Parenting series - how to help an anxious child
Posted August 30, 2016
Starting school this year has been rough for my son. He has terrible anxiety and stresses over everything. We can’t seem to convince him, no matter what we say, that his fears are unfounded and he is OK. He is having some panic attacks too, and I’m starting to wonder if he needs medication, but I really really don’t want to go there. Do you have any suggestions for helping him have less anxiety?
There are some things you can try before resorting to medication. I’m going to give you suggestions that could help change your child’s fear-based thinking on both the conscious and subconscious levels.
- Don’t add shame to the fear. Let him know that it’s OK and even normal to feel afraid on occasion. Almost everyone feels some fear or panic when starting something new or meeting new people. Avoid making him feel that something is wrong with him for feeling this way. Say things like “I totally understand why you would feel this way and it’s perfectly normal." Anxiety gets even worse when they become anxious about being anxious. You can really help by not acting too worried.
- Studies have shown that when people around you believe in you, and believe you can overcome something, it’s a lot easier and more likely to happen. Tell your son often he’s got this, and he’s strong, capable and smart. Tell him everyone has to learn how to deal with fear. He hadn't learned how before, but now he can and you believe in him. This will help him believe in himself.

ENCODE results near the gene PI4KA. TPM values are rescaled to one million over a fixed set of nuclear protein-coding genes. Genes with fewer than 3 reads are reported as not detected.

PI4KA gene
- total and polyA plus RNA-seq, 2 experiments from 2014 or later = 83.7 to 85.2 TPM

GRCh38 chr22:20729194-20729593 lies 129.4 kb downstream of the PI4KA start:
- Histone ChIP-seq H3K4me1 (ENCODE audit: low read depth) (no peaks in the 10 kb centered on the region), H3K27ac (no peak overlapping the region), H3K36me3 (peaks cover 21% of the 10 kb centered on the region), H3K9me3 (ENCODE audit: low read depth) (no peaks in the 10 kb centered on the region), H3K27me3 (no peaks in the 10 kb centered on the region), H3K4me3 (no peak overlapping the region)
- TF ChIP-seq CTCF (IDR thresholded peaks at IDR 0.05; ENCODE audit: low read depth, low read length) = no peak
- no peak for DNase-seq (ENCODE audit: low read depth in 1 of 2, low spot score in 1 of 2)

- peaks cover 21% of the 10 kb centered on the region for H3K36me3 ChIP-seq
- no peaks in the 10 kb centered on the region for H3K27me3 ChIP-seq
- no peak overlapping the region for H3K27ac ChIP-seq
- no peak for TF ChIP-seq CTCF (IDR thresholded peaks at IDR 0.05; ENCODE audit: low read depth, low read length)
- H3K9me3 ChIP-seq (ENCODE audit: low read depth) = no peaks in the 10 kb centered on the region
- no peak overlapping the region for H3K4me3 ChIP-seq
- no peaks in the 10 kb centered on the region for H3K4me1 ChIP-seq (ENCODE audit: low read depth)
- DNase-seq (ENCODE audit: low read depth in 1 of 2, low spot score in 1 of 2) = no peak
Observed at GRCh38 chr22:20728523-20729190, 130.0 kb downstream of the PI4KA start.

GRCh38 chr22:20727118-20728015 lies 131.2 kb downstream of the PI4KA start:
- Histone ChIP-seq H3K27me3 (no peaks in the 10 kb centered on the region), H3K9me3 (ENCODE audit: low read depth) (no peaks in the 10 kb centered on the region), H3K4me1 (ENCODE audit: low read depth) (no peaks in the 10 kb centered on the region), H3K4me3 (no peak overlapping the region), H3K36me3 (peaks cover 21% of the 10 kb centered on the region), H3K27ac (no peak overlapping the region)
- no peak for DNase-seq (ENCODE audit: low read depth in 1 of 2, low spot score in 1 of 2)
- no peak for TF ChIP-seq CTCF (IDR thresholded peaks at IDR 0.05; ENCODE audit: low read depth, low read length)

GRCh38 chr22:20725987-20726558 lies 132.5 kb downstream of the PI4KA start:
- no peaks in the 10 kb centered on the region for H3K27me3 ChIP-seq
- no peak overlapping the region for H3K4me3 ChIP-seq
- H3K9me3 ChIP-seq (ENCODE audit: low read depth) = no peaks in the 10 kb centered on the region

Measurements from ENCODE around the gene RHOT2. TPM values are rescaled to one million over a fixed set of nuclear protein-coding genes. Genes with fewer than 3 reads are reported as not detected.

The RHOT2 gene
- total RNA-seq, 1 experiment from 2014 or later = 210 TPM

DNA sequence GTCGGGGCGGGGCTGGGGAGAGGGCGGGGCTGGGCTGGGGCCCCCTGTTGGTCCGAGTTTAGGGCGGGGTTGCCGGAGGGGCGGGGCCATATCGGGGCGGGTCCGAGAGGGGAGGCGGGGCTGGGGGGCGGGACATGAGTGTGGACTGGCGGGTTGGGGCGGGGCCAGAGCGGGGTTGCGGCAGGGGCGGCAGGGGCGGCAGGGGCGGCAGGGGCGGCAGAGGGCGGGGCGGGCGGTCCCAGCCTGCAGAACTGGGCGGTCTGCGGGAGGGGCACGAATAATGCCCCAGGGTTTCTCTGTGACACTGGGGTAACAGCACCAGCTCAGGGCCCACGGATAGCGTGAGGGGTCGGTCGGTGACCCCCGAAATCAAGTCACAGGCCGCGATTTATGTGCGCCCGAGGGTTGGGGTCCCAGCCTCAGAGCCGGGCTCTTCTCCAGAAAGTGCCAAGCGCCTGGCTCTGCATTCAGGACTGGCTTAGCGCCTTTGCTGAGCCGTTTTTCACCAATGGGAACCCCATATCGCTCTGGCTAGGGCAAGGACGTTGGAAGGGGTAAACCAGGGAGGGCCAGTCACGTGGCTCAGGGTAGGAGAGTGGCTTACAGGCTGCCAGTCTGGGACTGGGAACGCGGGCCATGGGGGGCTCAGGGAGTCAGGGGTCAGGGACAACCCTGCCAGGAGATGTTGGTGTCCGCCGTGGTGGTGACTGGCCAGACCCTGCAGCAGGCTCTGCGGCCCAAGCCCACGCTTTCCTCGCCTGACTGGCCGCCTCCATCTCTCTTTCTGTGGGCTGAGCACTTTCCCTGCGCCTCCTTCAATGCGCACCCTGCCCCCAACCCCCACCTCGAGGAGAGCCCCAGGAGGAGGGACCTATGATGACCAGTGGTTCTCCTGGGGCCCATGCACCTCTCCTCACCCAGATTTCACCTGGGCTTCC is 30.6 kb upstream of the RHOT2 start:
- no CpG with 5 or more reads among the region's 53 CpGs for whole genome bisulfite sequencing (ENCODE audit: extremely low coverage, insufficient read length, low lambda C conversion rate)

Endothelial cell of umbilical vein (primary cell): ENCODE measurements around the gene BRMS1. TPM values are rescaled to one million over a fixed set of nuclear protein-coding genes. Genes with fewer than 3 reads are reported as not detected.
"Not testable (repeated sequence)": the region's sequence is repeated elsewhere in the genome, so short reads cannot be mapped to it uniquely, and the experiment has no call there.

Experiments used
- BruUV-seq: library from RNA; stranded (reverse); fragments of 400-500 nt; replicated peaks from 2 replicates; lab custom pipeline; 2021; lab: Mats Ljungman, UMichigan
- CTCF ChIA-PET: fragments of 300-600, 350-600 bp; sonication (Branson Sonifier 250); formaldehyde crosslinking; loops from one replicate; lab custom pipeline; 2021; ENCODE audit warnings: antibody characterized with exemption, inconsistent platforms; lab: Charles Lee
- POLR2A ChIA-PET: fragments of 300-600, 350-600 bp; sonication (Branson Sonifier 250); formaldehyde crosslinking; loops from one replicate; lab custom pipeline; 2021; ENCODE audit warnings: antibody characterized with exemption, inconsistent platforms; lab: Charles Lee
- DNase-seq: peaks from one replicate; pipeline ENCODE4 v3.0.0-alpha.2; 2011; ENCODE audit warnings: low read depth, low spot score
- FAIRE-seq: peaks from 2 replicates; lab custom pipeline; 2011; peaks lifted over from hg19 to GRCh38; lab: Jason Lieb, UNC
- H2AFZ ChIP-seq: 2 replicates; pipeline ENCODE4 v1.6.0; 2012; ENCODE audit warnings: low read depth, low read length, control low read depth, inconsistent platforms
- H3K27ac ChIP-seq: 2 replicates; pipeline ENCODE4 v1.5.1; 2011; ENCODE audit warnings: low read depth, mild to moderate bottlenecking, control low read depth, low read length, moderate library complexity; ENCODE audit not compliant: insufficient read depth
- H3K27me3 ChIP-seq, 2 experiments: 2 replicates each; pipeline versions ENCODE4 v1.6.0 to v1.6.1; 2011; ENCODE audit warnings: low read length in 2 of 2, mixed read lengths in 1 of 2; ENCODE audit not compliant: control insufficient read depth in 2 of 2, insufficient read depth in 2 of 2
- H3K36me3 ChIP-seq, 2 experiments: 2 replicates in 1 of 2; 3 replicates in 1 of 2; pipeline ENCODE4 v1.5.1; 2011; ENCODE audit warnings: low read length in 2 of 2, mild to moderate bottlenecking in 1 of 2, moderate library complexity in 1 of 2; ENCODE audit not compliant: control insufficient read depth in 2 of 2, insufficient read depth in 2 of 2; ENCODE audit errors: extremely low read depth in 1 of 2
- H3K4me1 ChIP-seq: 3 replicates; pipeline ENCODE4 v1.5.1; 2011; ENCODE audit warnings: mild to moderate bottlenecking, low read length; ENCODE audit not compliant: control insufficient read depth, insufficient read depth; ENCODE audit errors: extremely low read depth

- Explain what anxiety and panic attacks are about. They are the body's automatic response to fear, and they happen because your body thinks you are in danger. Everyone’s body does this on occasion. Sometimes the body gets tricked though and it thinks you’re in danger when you really aren’t. Explain his brain is trying to protect him with these “what if” games and scary thoughts, but brains sometimes imagine things that aren’t real. Help him learn to ask “Is this scary thing real or an imagined scary thing my brain made up?” Identifying worries as imagined will help discredit them.
- In a panic attack or anxiety moment, help your child come to his senses. Have him close his eyes and tell you what he feels, what he hears right now, what he smells right now. Having him use his senses will get his brain focused on what’s real — right now. Also have him pay attention to his breathing and ask if it’s fast or slow, deep or shallow? Is he feeling high energy or low energy? Explain that fast shallow breathing is just the body's way to help you fight physical danger, but slow deep breaths make you feel safer.
- Get the pent-up, high, anxious energy out. Hand the child a box of tissues and have him grab and throw them hard and fast across the room (or as far as they’ll go) one by one. This won’t break anything and it helps that pent-up energy get released.
- Teach kids that panic attacks and anxiety pass. They are temporary and you can make it through them in a few minutes (usually 10-15 minutes at the most). Don’t make a big deal about a panic attack. Don't talk about it too much afterwards or tell other people about it, after your child has one. This would make the attacks more significant and add shame to the mix. You want your child to see himself and his anxiety as normal and no big deal. If you see them as a small issue, he will too.